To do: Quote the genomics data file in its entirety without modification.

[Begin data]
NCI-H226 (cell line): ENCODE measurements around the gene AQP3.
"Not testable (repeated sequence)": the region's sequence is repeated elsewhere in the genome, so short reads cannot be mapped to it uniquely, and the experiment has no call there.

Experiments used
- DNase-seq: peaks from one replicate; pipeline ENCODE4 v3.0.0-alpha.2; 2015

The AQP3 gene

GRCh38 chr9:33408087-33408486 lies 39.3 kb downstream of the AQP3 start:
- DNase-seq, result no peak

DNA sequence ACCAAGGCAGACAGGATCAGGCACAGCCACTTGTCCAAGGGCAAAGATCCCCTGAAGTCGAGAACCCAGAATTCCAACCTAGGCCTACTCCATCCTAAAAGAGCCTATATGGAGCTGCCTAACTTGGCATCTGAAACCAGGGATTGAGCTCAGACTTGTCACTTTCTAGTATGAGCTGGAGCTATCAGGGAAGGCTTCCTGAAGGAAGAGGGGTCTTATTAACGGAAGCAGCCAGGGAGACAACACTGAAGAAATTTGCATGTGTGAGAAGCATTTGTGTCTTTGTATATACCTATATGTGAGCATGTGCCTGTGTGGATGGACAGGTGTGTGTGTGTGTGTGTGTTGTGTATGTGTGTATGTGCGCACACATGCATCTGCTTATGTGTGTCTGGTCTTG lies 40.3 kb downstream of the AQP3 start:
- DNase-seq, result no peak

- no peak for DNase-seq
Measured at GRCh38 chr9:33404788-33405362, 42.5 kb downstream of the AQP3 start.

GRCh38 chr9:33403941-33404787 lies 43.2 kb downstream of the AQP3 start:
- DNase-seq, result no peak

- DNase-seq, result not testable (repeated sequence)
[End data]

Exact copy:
NCI-H226 (cell line): ENCODE measurements around the gene AQP3.
"Not testable (repeated sequence)": the region's sequence is repeated elsewhere in the genome, so short reads cannot be mapped to it uniquely, and the experiment has no call there.

Experiments used
- DNase-seq: peaks from one replicate; pipeline ENCODE4 v3.0.0-alpha.2; 2015

The AQP3 gene

GRCh38 chr9:33408087-33408486 lies 39.3 kb downstream of the AQP3 start:
- DNase-seq, result no peak

DNA sequence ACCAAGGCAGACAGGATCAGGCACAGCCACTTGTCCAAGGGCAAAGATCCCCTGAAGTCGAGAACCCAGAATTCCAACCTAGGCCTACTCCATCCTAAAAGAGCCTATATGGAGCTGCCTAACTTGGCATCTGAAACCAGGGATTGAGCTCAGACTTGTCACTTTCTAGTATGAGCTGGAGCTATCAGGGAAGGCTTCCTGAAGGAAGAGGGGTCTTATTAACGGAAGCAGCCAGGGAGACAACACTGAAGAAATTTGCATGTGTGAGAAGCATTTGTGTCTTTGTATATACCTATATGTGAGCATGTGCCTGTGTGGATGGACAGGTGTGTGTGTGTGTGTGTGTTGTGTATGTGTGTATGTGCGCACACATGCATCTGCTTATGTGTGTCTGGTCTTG lies 40.3 kb downstream of the AQP3 start:
- DNase-seq, result no peak

- no peak for DNase-seq
Measured at GRCh38 chr9:33404788-33405362, 42.5 kb downstream of the AQP3 start.

GRCh38 chr9:33403941-33404787 lies 43.2 kb downstream of the AQP3 start:
- DNase-seq, result no peak

- DNase-seq, result not testable (repeated sequence)